Do High Interest Rates Defend Currencies During Speculative Attacks?

by on January 29, 2014 at 12:01 am in Current Affairs, Economics | Permalink

That is the question posed by a paper (pdf) by Aart Kraay of the World Bank, written in 2001 and focusing mainly on fixed exchange rate scenarios.  It seems the high rates do not protect currency values, here is the abstract:

Do high interest rates defend currencies during speculative attacks? Or do they have the perverse effect of increasing the probability of a devaluation of the currency under attack? Drawing on evidence from a large sample of speculative attacks in developed and developing economies, this paper argues that the answer to both questions is ”no”. In particular, this paper documents a striking lack of any systematic association whatsoever between interest rates and the outcome of speculative attacks. The lack of clear empirical evidence on the effects of high interest rates during speculative attacks mirrors the theoretical ambiguities on this issue.

This study (jstor) from the JPE, by Lahiri and Vegh, shows mixed results and also explains why the higher interest rates may be counterproductive.  They increase public debt service and may predict higher future inflation, thereby worsening some of the constraints and possibly hastening a further speculative attack.

Here is an Allan Drazen survey on raising interest rates to defend a currency (pdf), much of which focuses on the signaling effect.  He argues the non-signaling effects are generally weak and when it comes to the signaling effects it can cut either way.  Needing a large rate hike to defend a currency is in some ways a negative signal as well.  The empirics are discussed starting on p.51 and one result seems to be short-term benefits and medium-term deterioration, following a big interest rate hike to protect a currency.  Again, you will note this estimation is drawn from a lot of fixed rate countries and it may apply to floating rate scenarios only with qualifications.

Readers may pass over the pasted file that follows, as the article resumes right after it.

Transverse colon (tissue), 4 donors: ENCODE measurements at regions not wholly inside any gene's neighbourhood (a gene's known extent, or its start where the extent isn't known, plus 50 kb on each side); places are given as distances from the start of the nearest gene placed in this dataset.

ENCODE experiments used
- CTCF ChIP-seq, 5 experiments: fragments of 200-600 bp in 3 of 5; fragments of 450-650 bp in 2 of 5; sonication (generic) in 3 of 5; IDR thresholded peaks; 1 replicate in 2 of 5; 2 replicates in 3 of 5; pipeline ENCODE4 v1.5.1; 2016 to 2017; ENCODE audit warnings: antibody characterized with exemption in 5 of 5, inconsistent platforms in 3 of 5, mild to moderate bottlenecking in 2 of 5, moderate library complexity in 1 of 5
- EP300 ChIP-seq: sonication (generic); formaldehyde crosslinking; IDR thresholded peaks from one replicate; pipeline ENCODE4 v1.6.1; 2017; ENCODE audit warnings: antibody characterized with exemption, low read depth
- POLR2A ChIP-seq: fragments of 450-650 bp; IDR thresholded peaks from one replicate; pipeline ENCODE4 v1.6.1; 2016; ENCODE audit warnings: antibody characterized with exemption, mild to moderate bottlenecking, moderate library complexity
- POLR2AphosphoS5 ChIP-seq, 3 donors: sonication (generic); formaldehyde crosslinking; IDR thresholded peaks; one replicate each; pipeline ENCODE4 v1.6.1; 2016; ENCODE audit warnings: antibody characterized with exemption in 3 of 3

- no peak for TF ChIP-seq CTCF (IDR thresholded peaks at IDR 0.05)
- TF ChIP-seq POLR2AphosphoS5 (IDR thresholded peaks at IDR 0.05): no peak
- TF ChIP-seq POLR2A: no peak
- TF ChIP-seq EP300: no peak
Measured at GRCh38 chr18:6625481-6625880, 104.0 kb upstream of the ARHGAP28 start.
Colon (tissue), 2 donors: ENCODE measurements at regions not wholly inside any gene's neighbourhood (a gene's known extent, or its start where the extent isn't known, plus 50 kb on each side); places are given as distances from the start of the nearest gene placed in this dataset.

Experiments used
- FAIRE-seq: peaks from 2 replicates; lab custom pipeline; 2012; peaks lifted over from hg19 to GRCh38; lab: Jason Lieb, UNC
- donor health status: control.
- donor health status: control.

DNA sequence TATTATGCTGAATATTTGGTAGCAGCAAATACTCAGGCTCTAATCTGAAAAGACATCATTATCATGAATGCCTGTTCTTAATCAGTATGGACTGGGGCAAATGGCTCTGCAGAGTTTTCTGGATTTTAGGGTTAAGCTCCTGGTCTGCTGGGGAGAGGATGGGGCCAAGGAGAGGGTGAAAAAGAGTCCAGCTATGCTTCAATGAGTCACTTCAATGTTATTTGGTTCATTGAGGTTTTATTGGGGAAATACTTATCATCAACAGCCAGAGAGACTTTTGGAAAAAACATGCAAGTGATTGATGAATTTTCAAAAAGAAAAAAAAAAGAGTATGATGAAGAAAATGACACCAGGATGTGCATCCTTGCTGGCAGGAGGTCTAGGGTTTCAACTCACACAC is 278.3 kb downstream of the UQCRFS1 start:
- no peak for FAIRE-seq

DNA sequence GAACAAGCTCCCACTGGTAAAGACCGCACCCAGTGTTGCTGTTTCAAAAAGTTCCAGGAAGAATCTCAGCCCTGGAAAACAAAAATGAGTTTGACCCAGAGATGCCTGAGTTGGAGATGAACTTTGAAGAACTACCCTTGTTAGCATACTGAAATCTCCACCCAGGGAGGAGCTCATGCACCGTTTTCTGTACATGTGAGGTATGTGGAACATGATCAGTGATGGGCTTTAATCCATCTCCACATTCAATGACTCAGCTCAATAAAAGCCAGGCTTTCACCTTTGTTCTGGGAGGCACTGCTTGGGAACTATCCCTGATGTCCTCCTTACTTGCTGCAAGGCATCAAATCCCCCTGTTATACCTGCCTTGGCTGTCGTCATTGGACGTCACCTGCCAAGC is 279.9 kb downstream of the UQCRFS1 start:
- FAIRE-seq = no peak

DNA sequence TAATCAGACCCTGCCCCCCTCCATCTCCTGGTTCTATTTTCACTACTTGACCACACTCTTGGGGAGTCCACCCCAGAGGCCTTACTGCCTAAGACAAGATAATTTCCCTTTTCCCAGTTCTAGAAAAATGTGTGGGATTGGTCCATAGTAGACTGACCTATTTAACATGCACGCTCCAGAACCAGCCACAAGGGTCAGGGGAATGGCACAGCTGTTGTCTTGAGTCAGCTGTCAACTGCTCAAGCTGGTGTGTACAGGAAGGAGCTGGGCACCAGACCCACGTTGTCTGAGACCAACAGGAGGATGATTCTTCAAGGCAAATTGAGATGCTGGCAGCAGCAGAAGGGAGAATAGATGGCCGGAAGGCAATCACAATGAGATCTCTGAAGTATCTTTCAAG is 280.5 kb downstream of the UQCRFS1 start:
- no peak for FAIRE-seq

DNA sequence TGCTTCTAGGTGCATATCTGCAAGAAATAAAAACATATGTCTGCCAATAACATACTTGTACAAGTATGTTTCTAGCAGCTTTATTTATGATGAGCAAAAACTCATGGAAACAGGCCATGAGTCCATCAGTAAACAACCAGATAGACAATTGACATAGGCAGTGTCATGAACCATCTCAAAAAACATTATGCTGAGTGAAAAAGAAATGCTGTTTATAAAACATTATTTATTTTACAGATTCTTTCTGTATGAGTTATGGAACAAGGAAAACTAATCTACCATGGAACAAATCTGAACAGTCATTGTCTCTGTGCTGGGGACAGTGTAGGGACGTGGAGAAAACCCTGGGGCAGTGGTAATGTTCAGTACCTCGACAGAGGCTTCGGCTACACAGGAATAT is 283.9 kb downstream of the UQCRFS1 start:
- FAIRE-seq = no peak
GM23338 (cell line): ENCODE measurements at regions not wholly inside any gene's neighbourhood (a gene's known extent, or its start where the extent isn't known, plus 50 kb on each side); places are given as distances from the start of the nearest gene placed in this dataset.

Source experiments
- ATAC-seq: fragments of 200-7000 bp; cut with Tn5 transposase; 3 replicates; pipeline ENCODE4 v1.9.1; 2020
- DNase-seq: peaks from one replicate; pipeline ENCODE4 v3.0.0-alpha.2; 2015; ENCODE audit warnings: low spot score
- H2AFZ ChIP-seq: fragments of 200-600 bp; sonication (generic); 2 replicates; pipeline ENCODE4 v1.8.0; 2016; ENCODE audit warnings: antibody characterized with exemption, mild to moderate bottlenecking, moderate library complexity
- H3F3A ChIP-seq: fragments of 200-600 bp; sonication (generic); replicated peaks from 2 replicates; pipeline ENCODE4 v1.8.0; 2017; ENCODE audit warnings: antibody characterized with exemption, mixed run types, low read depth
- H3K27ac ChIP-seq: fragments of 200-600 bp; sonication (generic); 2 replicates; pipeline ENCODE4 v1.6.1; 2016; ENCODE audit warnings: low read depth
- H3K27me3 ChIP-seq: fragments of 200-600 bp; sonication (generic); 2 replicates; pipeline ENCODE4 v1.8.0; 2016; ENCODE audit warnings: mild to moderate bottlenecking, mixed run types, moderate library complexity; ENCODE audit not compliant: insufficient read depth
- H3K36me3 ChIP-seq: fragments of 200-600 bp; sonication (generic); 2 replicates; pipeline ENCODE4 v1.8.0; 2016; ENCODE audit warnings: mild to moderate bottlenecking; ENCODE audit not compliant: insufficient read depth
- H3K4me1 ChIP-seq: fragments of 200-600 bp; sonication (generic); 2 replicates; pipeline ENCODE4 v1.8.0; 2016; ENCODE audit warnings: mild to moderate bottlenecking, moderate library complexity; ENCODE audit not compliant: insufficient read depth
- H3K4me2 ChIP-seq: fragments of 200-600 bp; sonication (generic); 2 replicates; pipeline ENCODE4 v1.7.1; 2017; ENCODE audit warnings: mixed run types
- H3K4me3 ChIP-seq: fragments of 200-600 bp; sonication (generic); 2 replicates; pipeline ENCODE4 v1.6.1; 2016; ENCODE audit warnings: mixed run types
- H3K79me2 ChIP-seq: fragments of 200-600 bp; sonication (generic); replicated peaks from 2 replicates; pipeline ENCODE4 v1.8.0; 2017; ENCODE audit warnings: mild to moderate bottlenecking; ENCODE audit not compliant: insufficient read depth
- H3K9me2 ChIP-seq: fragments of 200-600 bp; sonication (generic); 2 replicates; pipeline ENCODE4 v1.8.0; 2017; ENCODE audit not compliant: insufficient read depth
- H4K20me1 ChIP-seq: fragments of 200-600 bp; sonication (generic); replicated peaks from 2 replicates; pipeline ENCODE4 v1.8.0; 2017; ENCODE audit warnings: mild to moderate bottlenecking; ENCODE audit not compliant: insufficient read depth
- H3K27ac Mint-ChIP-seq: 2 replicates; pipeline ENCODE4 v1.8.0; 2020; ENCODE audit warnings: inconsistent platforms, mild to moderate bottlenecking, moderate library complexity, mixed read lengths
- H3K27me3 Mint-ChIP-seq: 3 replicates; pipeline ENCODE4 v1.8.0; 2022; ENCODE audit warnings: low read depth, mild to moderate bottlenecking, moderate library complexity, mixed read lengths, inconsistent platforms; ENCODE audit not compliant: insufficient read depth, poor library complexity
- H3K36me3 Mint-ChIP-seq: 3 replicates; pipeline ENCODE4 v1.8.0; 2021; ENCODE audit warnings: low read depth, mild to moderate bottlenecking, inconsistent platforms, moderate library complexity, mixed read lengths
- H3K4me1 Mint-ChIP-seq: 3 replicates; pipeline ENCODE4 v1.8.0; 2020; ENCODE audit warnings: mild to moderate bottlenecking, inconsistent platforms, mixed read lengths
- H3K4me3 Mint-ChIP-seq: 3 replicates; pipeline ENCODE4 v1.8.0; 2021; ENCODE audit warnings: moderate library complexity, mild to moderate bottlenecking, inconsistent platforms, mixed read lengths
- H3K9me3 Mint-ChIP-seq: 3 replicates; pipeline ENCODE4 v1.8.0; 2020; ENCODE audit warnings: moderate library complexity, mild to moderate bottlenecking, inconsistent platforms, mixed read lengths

You will find other relevant readings here.

The big news, of course, is that the Turkish central bank yesterday announced a 425bp rate hike, to stem a currency crisis.  There is FT Alphaville on the move here, more readings here.  The markets seem to like this move, at least at first, but based on what we know from the literature, we should not be too quick to think this will succeed.

Matt Young January 29, 2014 at 2:40 am

So keep the short end at its equilibrium rate works, by definition, if one could compute that rate.

Tom January 29, 2014 at 3:08 am

Very good point. It would be interesting to try to identify why sometimes it works and sometimes not. I suspect one reason is that not all heavy sell-offs are speculative attacks. If the apples are discovered to be wormy, it may be difficult to convince people not to dump them.

Bluto January 29, 2014 at 3:54 am

I’d rather read a paper on “Do Speculative Attacks Matter?”

A speculator only makes money when they cover their position. So they have to buy everything back that they shorted — yet supposedly that doesn’t affect the market as much. Why?

Who is to say that speculators ever do more to a currency than what was inevitable, given the fundamentals?

Alexei Sadeski January 29, 2014 at 4:00 am

Indeed.